Page:Popular Science Monthly Volume 47.djvu/372

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360
THE POPULAR SCIENCE MONTHLY.

HERBARIA IN THEIR RELATION TO BOTANY.[1]
By JOHN P. LOTSY, Ph. D.

THE offer of Captain Donnell Smith to Johns Hopkins University of his valuable herbarium and library gives us an excellent opportunity to consider what such herbaria are, how they are brought together, and what is their purpose. We intend, furthermore, to show what they accomplish in botany and what botany does besides.

The importance of Captain Smith's gift will then be evident, and the value of a well-equipped botanical department to the Johns Hopkins and to the community at large will also be clear. The references to flowers and trees in ancient poems show that the beauty of vegetable Nature was fully appreciated at an early period, and agriculture requires the rudiments of a scientific knowledge of plants; but the first systematic attempts to study botany scientifically owe their origin to the desire to know more of plants in their relation to medicine. There are few plants which have not at some time been supposed to have great medicinal value, as the number of those designated officinalis clearly indicates.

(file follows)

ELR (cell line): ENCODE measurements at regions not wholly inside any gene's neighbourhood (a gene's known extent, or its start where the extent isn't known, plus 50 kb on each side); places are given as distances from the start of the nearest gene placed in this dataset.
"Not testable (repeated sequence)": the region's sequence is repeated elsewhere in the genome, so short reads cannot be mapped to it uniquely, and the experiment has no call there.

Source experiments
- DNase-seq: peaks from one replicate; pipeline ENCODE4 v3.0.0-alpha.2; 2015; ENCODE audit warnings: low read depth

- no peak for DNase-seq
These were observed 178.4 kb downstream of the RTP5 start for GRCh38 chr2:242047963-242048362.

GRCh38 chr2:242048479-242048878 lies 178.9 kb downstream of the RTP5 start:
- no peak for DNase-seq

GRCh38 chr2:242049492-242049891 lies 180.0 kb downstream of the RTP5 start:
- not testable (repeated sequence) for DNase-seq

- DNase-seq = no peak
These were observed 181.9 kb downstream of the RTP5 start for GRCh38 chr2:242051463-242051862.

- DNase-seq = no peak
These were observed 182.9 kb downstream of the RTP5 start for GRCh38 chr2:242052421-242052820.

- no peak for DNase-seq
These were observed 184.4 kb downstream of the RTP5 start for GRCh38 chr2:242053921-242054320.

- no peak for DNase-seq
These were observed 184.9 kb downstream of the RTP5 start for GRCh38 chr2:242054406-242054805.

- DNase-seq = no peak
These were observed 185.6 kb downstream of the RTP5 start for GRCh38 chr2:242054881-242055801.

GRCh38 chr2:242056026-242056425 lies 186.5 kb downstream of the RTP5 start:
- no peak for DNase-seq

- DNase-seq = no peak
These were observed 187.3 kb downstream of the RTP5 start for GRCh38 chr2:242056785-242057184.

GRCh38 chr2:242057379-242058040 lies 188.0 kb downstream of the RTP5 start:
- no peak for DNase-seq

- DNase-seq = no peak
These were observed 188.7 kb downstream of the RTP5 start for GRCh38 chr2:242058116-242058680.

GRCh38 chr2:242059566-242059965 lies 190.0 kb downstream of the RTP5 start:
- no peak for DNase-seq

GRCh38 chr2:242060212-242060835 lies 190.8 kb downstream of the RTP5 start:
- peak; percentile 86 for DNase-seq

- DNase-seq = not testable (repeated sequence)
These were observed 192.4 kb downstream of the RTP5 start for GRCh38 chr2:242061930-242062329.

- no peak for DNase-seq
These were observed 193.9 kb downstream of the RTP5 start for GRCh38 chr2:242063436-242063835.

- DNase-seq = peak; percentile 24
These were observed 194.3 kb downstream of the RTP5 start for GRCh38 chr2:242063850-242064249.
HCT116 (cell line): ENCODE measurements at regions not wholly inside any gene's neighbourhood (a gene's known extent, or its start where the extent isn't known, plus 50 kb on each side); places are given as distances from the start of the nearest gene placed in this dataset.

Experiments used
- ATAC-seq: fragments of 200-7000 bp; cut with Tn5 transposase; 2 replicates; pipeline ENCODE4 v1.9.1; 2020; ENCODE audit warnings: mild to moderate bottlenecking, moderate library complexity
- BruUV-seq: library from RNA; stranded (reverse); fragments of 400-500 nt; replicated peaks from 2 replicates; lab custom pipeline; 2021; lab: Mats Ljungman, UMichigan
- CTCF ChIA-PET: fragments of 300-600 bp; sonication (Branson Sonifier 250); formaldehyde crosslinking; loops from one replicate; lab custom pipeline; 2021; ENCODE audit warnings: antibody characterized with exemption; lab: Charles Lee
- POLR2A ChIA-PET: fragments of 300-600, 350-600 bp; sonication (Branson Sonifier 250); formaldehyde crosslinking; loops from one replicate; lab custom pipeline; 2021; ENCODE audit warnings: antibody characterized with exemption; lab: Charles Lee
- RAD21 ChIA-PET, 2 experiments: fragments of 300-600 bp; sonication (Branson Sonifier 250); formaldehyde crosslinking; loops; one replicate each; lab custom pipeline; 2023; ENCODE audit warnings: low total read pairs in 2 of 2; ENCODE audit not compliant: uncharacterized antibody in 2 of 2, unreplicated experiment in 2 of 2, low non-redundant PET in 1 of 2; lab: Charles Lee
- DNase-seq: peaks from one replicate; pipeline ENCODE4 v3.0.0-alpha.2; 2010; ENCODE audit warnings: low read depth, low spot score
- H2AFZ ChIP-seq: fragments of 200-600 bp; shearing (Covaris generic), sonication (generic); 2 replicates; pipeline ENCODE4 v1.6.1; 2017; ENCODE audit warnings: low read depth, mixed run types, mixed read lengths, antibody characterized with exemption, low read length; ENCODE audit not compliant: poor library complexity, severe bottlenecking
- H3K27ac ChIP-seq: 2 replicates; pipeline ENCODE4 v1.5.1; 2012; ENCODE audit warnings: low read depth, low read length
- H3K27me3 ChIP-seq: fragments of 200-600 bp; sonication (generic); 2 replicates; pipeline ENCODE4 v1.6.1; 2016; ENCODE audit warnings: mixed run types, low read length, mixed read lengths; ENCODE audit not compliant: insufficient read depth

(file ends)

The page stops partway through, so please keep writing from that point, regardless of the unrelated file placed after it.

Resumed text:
The first systematic study of plants in their relation to medicine was in the Athenian Republic, and Theophrastus, Dioscorides, Pliny, and Galen are especially known for their writings on this subject. During the middle ages the science of the Greeks was forgotten, and interest in their investigations was not revived till the sixteenth century. By this time the old Greek texts had become greatly obscured by imperfect translations, and it required much patience and care to recognize plants from their descriptions. The botanists of the sixteenth century, like Bock, Fuchs, and Mattioli, working in Germany, found another difficulty in the circumstance that plants of their country differed widely from those in Greece. This, together with the imperfect state of the old descriptions, gave rise to frequent mistakes in identification. Some other authors, however, would notice the error, and disputes often arose, which sometimes became violent. The great value of this work to us is that it showed the necessity for more exact descriptions of plants, and this, combined with the occasional finding of new plants of a supposed or real value to medicine, gave rise to those large parchment-bound, queer-looking old volumes on botany which, besides the descriptions, often contained very beautiful pictures of the plants. These were then called


  1. Read before the Scientific Association of the Johns Hopkins University, February 21, 1894.